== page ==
). If JMY shuttled back and forth, it would not remain in the nucleus of apoptotic cells. In later stages of apoptosis the concentration of monomeric actin increases (Suarez-Huerta et al., 2000
), which would also trap rapidly shuttling JMY molecules in the cytoplasm.
Once in the nucleus, does actin also contribute to JMY-mediated transcription? Coutts et al. (2009)
found that JMY targeted to the nucleus with an NLS stimulates p53-dependent transcription of a reporter gene, and LatB blocks this. This suggests that the role of JMY in transcription either requires actin polymerization or is inhibited by actin monomers. Now that actin- and Arp2/3–binding mutants of JMY have been characterized, it will be interesting to test whether JMY promotes actin polymerization in the nucleus and whether it requires this for its role in activating p53. We show here that different actin-binding mutations can perturb the localization of JMY, so it will be essential to take this into consideration when comparing the phenotypes of mutants.
How is JMY's actin assembly activity regulated in cells? Recent cell biological experiments suggest that, in vivo, JMY activity is regulated by interaction with inhibitory binding partners. One obvious potential regulator is the nuclear import machinery, specifically the importin α/β complex (Supplemental Figure S4, D and E). The inhibitory effect of Impβ, however, relies on direct competition with monomeric actin, which has a cytoplasmic concentration at least 20-fold higher than that of Impβ (Gordon et al., 1976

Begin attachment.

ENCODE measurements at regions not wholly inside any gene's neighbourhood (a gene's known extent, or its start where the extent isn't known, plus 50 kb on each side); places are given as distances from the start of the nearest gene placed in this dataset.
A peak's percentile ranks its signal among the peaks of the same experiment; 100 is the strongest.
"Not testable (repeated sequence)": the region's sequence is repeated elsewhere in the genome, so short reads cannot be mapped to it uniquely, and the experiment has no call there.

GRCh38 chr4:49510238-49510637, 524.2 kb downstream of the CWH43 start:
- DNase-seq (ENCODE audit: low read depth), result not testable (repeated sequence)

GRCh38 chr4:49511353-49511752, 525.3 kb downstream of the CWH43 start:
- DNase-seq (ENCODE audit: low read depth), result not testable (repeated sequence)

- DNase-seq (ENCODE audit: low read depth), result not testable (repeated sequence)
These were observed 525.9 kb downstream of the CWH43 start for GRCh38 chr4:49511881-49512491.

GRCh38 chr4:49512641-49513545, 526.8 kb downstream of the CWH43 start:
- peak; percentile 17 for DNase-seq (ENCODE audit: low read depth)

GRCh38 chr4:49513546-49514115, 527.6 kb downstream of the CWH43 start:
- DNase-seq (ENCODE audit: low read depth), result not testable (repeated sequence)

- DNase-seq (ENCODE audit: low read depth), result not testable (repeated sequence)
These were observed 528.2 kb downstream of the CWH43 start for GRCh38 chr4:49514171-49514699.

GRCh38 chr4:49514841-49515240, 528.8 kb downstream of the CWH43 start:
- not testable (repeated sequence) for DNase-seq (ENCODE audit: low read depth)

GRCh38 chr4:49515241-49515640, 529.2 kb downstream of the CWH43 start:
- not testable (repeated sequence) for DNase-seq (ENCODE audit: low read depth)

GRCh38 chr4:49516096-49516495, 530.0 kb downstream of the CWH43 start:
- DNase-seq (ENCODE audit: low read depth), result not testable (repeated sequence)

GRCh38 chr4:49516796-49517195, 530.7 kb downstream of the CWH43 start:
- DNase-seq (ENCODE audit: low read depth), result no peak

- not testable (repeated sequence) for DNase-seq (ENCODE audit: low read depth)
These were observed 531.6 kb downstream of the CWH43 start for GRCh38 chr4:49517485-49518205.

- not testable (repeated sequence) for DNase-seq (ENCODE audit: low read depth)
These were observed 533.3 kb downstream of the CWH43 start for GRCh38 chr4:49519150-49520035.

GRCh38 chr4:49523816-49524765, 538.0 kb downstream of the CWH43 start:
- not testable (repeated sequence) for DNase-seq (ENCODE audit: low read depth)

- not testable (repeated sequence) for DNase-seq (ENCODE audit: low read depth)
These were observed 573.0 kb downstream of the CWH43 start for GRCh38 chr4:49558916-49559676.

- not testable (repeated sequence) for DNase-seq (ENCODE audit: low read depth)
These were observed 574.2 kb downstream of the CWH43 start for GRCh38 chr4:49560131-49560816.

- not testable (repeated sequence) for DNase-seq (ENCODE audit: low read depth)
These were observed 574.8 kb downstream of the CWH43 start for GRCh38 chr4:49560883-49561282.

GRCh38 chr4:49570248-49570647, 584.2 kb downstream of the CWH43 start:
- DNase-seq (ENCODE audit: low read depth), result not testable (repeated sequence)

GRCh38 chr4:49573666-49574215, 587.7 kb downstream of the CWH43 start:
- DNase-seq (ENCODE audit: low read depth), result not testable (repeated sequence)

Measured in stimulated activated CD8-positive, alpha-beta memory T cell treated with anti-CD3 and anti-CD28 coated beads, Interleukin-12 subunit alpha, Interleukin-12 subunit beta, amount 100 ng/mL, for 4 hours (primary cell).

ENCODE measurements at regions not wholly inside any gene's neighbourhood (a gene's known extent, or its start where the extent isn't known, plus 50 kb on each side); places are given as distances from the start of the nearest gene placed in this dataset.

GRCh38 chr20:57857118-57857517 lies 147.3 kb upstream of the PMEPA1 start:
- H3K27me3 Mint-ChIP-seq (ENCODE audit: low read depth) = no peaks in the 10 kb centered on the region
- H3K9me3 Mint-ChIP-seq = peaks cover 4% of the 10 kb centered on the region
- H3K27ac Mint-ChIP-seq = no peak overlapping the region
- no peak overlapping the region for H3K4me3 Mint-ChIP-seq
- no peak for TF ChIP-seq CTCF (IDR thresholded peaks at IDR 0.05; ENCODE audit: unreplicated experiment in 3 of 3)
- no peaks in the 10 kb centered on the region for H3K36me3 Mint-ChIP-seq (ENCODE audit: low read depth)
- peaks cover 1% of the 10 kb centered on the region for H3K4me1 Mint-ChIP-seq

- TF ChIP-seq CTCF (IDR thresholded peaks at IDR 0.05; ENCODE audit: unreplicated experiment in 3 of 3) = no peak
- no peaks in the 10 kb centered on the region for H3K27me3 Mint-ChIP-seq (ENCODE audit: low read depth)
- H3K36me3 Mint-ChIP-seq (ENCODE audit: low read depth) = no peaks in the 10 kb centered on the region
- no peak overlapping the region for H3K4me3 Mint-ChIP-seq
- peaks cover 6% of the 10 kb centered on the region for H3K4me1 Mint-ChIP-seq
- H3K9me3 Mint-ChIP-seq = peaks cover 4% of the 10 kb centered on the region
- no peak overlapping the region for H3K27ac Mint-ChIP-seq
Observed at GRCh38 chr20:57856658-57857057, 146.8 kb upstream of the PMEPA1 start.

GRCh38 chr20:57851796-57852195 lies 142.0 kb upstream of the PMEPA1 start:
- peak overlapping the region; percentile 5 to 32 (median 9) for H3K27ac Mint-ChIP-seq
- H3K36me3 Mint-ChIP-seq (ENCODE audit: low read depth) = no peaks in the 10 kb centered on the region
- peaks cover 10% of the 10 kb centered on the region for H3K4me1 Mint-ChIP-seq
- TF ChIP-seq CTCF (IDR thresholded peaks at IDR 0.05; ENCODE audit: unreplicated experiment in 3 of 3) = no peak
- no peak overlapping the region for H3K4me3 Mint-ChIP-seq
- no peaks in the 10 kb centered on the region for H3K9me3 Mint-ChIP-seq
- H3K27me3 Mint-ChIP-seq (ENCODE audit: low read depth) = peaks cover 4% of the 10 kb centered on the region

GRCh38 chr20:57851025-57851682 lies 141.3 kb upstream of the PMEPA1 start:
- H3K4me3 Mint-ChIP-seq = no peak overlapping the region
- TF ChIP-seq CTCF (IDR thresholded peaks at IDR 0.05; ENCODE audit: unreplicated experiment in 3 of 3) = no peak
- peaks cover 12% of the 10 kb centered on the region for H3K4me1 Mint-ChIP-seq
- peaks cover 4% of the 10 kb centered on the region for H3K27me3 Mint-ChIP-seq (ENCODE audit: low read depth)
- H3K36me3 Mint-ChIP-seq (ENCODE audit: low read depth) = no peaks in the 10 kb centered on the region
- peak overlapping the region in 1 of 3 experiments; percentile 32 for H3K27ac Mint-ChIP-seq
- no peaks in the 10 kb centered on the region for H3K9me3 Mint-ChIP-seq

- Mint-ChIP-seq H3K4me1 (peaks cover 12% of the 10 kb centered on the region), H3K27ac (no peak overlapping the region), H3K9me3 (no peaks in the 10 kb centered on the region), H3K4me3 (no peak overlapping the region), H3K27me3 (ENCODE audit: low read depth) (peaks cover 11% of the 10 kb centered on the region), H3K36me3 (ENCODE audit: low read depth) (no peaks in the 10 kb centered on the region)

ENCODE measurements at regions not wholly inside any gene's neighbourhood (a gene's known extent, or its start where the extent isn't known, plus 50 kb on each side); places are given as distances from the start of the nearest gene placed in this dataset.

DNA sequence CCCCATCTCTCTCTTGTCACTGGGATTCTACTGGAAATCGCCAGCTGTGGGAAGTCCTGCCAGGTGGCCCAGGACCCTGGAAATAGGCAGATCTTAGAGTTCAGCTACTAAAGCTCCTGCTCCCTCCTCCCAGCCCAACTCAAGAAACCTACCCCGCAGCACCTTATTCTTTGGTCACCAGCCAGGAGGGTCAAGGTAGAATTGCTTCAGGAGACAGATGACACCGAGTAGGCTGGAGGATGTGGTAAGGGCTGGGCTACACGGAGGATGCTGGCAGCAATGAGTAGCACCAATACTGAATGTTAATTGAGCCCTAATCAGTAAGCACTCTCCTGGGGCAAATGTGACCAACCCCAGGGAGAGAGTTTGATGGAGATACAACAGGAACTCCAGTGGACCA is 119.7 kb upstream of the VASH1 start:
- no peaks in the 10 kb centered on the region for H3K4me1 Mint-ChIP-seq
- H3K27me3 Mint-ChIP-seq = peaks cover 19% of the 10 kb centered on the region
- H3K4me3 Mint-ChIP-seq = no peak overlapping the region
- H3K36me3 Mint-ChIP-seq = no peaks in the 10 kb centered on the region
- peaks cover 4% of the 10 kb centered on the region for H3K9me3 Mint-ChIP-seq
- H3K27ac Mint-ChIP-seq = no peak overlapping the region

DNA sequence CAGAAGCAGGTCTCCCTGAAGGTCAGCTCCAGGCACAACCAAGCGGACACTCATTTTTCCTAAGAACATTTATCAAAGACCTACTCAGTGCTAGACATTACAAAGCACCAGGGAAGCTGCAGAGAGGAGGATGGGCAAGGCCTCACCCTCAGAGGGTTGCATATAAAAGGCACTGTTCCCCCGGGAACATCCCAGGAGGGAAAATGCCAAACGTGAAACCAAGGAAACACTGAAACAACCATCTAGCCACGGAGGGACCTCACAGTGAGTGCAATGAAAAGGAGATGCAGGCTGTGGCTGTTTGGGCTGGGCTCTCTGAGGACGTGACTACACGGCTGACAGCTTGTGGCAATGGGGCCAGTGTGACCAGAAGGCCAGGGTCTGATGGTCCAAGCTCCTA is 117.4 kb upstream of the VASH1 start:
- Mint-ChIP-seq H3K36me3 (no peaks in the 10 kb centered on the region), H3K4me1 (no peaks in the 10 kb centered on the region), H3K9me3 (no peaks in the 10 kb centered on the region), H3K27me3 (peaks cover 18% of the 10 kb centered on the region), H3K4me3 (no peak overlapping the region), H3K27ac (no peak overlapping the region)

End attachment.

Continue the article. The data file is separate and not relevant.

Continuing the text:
; Görlich et al., 1994
). It is therefore extremely unlikely that importins regulate JMY activity in vivo.
Of interest, JMY requires its polyproline domain for retention in the cytoplasm ( and Supplemental Figure S3A). Most proteins that activate the Arp2/3 complex contain a polyproline domain N-terminal to the WCA region (Rottner et al., 2010
), and it is believed that polyproline domains facilitate the recruitment of profilin-bound actin monomers to Arp2/3 activators (Witke, 2004
). Because the polymerizable pool of actin monomers in cells is largely bound to profilin (Kaiser et al., 1999
), without the polyproline sequence it is possible that occupancy of the WH2 domains by actin is low, making this mutant equivalent to PWWWCA[A*B*C*]. Thus JMY could potentially be regulated by a protein that binds directly to its polyproline domain.
In addition to JMY and MAL, we identified 26 other actin-binding proteins with putative NLSs. It will be interesting to test whether any of these plays a role in actin assembly in the nucleus. Of particular interest are the 14 with overlap between ABD and NLS. Although most do not appear to shuttle in an actin-dependent manner, it is possible that their actin-regulatory activities are regulated by importin binding (and RanGTP). This could allow for control of their activities in the interphase nucleus or around mitotic chromosomes, similar to spindle factors, including the microtubule-organizing proteins TPX2 (Gruss et al., 2001
) and NuMA (Nachury et al., 2001
; Wiese et al., 2001
), and nuclear lamins (Tsai et al., 2006
). Future work will test the role of these proteins in coupling actin dynamics with nuclear and mitotic events.